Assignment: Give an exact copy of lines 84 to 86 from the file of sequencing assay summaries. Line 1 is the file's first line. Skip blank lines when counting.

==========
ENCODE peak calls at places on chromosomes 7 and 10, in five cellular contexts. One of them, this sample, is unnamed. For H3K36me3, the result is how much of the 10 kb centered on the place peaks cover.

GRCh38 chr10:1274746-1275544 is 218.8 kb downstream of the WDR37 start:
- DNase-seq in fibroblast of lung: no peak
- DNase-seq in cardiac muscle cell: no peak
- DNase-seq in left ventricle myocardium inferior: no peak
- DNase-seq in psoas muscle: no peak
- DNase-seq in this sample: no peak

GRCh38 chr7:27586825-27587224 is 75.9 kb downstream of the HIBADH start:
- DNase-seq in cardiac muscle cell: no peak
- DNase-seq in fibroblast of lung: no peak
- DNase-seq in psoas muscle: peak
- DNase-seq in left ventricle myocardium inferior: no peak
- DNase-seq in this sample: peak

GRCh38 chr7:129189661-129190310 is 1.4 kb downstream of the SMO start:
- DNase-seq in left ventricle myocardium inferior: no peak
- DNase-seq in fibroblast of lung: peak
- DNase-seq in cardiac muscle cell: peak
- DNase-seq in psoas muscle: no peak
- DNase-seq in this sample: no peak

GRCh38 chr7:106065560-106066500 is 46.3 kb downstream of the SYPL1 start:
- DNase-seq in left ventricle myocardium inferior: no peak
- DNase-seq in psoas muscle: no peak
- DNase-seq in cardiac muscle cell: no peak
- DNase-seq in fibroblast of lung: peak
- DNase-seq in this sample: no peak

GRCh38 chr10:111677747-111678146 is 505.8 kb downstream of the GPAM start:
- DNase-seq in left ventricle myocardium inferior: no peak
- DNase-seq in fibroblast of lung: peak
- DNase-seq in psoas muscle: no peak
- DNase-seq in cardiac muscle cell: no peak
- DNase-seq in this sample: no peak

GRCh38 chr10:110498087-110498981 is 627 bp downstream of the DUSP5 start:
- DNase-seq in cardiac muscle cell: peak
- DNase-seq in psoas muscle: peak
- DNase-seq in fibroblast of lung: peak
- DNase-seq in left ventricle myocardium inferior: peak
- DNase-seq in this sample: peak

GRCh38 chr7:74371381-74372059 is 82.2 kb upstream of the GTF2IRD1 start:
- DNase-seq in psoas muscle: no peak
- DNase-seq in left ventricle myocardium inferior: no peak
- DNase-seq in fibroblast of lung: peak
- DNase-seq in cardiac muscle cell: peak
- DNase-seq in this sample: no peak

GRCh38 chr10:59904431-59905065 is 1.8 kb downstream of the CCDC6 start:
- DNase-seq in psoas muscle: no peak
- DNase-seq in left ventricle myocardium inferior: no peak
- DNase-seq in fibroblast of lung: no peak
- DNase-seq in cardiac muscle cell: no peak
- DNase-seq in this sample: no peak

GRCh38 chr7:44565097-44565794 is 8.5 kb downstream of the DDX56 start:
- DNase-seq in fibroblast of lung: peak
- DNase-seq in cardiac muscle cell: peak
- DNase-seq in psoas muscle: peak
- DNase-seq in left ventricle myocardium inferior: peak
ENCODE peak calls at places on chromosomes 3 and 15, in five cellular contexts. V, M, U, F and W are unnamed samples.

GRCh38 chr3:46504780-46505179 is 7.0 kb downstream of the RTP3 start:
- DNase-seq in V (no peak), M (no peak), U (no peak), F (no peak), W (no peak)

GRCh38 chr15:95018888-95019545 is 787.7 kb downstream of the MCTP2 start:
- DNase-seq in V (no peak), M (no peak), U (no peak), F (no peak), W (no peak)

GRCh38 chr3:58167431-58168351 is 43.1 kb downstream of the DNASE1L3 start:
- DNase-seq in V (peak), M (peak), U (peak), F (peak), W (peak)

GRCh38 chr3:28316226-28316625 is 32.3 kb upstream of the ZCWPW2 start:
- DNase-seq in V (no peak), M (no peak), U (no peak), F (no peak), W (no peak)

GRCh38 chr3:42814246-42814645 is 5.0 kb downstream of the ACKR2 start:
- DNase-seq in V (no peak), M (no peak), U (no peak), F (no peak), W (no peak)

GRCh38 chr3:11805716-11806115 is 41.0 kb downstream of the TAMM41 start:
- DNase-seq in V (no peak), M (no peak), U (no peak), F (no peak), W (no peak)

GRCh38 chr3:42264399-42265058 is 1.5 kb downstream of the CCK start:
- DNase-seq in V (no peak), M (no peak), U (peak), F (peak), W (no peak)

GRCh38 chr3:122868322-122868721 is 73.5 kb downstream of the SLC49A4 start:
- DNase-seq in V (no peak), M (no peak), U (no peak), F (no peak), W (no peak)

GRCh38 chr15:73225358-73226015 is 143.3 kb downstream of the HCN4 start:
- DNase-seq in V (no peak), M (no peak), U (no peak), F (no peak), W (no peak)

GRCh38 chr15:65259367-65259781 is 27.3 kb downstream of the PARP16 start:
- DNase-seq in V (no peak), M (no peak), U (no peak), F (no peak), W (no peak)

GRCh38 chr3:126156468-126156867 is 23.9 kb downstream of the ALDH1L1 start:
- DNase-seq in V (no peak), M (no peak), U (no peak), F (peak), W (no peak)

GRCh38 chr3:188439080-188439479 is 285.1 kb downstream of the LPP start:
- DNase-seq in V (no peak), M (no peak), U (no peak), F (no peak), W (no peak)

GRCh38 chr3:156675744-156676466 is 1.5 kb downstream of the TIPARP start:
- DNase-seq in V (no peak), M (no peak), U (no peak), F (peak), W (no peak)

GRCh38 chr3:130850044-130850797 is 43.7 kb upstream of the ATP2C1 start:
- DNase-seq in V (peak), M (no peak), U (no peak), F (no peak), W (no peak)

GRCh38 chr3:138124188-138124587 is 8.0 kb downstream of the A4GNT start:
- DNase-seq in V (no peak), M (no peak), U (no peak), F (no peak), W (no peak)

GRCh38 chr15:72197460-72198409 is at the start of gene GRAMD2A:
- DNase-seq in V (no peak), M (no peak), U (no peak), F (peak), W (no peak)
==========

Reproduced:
GRCh38 chr3:138124188-138124587 is 8.0 kb downstream of the A4GNT start:
- DNase-seq in V (no peak), M (no peak), U (no peak), F (no peak), W (no peak)

GRCh38 chr15:72197460-72198409 is at the start of gene GRAMD2A: